A pattern is a common way of doing something. For example, here’s a pattern for making a Vegemite sandwich:
- Get two pieces of bread.
- Spread butter on one side of each of the pieces of bread.
- Spread Vegemite on one side of one piece of bread. Vary amount to taste.
- Put the pieces of bread together.
(Excuse me, I’m off to get a snack… Back now.)
Patterns are Very Important Things. If you’re an author, be sure to read about patterns and learning. Do it. Now. I’ll wait.
The pattern content type
A pattern is a content type. It has these fields:
- Title (name)
- Machine name – to insert a pattern summary into content.
- Situation – when the pattern applies, e.g., you want a Vegemite sandwich.
- Action – what to do in that situation.
- Explanation – commentary on the pattern, if needed.
- Attached files.
Each pattern is created as a separate page. Each one is a separate data object. You create patterns through the control panel.
How students encounter patterns
Students typically encounter patterns in two ways:
- Explanation: Patterns are introduced in course pages. The patterns are explained.
- Application: Students use patterns in exercises. They choose patterns from a pattern catalog.
Explanation in course pages
First, a pattern is explained to students, as a normal part of reading Cycourse content. For example: “Now, we want to do task such-and-so. We have a pattern for that…” The text explains the pattern, why it makes sense, and maybe uses big ideas to justify it. There might be a demo of the pattern in use.
Some patterns need a lot of explanation. Some need little. It depends on the pattern.
We want to encourage students to think about patterns as resources in their mental toolkit. So, after the discussion, a pattern summary is shown in a standard format:
This pattern doesn’t need much explanation, so there’s not much text afore it. More complex patterns might need a lot of explanation afore the summary.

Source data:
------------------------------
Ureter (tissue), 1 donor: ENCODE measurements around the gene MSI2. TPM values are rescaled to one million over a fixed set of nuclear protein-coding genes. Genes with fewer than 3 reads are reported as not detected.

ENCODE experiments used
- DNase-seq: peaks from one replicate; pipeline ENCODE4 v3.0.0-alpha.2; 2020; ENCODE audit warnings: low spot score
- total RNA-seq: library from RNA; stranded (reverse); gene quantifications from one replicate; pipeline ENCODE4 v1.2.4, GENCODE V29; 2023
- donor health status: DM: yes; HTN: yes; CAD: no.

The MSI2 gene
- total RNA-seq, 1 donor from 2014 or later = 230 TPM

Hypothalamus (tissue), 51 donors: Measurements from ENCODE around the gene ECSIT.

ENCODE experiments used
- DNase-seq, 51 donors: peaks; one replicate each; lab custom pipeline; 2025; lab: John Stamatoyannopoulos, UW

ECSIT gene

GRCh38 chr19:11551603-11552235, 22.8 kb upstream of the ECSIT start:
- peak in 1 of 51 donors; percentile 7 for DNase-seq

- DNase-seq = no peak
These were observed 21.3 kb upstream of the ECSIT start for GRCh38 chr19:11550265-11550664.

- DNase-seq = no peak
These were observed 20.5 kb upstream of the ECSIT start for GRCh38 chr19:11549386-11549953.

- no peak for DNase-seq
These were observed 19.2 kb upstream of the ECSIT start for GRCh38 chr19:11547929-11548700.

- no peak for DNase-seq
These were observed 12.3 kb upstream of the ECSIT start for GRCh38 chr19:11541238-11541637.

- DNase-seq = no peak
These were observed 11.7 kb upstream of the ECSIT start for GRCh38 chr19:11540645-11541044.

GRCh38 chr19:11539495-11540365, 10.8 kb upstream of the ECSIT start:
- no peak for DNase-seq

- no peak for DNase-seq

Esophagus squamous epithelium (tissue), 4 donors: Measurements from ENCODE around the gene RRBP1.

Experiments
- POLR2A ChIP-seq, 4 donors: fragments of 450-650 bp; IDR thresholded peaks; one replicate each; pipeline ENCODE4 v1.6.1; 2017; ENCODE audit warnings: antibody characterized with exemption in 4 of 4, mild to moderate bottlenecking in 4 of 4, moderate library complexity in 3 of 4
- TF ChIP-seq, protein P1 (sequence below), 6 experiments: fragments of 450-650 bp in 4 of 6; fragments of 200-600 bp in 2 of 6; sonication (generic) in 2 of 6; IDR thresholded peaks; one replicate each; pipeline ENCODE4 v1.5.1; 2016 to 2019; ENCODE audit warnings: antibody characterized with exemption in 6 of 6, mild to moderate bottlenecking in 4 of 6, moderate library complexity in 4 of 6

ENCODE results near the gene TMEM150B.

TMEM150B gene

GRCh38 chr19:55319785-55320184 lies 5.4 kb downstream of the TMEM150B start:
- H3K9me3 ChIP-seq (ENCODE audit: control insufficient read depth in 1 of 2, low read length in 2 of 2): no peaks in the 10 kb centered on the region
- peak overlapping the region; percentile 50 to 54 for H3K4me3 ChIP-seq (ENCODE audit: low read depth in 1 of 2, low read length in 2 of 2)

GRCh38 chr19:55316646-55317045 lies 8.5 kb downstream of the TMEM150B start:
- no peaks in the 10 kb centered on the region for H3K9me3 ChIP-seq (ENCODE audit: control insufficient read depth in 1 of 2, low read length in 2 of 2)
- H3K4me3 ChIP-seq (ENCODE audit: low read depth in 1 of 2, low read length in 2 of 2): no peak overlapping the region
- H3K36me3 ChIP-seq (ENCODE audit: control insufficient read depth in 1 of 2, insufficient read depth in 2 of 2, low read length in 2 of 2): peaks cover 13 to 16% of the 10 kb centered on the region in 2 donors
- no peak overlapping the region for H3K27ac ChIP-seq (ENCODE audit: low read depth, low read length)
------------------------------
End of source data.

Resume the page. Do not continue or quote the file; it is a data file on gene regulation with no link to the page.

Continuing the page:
Clicking on the “More…” link shows the full pattern in all its glory:
Here’s the course page again:
Authors don’t type the pattern summary directly into the page. Recall that patterns are separate data objects, each with its own page. Here’s how the author adds the summary:
Each pattern summary can be inserted as many times as needed. If the author changes the pattern (e.g., changes the condition), all of its inserted summaries will change, no matter how many times they appear.
So, this is the students’ first encounter with the pattern. It is explained as much as needed, then shown in a standard format.
Applying patterns: the pattern catalog
Patterns are meant to be used. Students will have exercises that require them to, for example, make Vegemite sandwiches. (They should bring enough for everyone in the class, and two for the instructor.)
Rather than forcing students to hunt through the Cycourse for patterns they might use for a particular exercise, Cyco gives them a pattern catalog, that is, a list of all of the patterns in the Cycourse. When they are working on an exercise, students can use the pattern catalog to find appropriate patterns quickly.
The Tools menu has a link to the catalog:
Click it, and a list of patterns appears:
Click the pattern name, and see the full page for that pattern:
A pattern is a useful way of doing things. Patterns are key elements in skill learning and performance.
In Cyco, there is a pattern content type. Each pattern has its own page.
Students see patterns in two ways. First, they are explained in course pages. Second, there’s a pattern catalog listing all of the patterns in a course. The list makes it easier to find patterns that are useful for exercises.